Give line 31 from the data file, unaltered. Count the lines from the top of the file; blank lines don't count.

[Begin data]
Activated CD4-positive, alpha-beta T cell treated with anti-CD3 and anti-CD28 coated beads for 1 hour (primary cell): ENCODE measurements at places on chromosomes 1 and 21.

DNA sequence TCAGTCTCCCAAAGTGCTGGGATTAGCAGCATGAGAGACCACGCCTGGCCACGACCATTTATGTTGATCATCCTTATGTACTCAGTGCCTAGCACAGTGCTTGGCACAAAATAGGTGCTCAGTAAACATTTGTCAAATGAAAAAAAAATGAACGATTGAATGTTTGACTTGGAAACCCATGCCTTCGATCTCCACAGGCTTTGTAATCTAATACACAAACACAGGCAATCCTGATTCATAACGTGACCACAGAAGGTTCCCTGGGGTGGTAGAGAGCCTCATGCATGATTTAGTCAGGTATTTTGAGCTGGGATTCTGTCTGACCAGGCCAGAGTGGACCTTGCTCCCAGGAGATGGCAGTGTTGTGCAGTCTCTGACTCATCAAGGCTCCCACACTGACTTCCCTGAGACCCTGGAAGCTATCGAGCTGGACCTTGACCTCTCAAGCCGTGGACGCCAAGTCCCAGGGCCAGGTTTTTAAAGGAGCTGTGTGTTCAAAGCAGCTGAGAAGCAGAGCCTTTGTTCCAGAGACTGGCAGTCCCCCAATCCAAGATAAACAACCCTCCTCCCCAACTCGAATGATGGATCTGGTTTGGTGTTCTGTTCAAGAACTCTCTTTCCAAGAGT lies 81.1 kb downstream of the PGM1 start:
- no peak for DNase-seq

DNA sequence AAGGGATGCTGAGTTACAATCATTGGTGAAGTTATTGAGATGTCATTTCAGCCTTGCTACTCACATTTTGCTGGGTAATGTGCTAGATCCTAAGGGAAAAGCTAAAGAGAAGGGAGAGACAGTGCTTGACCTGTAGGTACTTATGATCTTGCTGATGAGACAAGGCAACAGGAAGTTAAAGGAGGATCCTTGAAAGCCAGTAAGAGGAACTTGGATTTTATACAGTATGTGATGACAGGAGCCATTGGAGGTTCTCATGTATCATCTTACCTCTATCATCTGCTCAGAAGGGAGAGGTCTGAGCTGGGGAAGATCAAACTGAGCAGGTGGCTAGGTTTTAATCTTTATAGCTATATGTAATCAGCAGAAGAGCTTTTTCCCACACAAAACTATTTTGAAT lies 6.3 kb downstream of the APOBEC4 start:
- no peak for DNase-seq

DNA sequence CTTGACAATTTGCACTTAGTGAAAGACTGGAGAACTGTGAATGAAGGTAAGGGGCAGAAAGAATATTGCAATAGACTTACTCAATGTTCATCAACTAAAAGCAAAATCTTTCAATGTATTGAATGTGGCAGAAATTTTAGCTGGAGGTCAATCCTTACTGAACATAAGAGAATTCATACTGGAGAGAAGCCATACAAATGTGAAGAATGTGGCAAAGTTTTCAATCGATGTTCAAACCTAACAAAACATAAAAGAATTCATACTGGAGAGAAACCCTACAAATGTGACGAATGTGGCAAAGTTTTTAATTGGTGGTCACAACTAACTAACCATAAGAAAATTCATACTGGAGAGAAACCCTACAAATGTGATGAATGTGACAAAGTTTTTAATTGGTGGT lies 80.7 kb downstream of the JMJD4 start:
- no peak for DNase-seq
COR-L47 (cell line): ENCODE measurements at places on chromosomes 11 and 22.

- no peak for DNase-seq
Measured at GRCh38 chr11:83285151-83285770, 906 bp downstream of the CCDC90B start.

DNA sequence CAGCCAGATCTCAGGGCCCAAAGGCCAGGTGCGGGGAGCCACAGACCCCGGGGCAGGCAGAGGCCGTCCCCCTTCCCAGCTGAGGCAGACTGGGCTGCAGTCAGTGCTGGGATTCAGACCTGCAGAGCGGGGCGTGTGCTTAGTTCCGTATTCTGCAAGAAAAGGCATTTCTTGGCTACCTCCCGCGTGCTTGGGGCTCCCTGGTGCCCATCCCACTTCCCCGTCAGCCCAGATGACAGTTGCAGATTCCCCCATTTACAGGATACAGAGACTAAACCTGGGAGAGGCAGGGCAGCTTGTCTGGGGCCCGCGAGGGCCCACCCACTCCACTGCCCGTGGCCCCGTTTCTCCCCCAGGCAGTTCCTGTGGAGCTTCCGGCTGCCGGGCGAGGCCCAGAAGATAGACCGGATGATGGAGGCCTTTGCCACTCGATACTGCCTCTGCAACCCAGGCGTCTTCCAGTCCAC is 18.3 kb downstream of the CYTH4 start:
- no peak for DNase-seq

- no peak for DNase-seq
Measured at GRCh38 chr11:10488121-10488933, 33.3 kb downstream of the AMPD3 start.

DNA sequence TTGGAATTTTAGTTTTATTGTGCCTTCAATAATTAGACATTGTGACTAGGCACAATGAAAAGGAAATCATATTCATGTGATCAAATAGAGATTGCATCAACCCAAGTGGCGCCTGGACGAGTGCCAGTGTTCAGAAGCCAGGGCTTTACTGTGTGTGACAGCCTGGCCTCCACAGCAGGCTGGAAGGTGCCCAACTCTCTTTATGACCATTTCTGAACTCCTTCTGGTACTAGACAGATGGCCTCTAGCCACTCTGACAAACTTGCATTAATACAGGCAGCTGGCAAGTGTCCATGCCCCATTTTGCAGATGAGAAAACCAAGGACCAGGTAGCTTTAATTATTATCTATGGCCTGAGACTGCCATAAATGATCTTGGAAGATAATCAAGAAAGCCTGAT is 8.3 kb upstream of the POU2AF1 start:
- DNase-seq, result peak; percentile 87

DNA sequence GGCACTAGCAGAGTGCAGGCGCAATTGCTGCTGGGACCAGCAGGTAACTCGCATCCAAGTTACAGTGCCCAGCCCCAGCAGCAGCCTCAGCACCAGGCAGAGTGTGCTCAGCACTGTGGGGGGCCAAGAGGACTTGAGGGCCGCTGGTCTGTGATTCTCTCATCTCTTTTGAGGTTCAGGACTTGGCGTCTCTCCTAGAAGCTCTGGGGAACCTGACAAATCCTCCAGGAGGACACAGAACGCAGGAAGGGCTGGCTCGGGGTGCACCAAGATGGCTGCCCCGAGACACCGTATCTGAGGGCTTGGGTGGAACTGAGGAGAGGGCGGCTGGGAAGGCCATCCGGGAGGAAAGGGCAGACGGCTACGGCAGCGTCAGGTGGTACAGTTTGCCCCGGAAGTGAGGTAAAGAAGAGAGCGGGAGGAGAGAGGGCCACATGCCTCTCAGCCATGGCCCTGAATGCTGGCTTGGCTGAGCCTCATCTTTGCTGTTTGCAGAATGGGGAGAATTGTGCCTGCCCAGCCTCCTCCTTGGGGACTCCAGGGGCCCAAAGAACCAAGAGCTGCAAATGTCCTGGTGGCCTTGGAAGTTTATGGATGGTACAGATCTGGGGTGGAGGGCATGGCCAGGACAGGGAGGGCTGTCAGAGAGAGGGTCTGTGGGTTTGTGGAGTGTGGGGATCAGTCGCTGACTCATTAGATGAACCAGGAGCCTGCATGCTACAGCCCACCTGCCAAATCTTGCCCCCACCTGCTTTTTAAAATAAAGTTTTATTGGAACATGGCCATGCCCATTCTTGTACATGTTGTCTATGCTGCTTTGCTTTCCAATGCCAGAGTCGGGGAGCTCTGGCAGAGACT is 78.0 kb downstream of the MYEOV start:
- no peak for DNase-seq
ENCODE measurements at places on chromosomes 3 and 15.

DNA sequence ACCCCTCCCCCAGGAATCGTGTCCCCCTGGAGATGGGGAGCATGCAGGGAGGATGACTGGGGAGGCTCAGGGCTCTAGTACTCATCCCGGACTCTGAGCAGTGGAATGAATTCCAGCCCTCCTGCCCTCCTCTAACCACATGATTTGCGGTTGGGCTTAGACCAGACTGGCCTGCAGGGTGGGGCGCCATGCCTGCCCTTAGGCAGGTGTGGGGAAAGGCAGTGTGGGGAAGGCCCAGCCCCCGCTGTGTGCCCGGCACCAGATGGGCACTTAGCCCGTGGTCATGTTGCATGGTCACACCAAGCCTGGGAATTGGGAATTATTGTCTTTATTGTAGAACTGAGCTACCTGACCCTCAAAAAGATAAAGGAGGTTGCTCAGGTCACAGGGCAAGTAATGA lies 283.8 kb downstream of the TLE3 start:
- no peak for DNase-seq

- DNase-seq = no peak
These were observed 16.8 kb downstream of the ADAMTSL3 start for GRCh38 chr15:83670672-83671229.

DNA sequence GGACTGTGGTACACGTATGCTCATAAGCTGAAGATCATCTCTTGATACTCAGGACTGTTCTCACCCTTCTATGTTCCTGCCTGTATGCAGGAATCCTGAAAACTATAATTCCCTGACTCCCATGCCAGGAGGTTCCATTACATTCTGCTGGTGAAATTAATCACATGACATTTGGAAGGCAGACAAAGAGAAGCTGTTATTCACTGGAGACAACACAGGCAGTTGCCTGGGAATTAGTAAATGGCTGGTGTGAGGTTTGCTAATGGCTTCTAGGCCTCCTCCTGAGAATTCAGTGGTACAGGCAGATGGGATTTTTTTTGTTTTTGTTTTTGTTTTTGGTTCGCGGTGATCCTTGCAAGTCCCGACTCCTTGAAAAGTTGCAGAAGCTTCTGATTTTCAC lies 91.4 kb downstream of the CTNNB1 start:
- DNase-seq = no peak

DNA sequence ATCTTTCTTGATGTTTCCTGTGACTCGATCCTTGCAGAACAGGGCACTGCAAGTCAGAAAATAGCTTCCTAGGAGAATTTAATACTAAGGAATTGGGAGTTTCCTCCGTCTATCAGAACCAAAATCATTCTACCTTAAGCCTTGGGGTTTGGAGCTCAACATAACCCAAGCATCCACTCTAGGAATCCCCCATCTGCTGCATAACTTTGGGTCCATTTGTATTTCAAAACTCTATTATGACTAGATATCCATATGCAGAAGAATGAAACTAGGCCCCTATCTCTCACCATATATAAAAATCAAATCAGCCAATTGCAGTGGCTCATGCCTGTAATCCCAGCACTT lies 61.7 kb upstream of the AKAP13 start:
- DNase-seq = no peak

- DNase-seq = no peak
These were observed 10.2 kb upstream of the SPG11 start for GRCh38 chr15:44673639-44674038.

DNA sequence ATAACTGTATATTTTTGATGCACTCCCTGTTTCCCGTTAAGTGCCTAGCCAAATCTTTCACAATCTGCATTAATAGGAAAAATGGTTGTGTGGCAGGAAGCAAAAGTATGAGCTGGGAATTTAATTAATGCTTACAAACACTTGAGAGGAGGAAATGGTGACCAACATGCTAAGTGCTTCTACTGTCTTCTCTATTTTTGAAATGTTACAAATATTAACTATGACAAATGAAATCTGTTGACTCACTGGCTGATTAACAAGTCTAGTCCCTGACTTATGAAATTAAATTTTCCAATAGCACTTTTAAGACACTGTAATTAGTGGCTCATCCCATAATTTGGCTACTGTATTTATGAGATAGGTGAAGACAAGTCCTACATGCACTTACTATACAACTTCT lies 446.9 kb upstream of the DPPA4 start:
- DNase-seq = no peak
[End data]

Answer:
- DNase-seq = no peak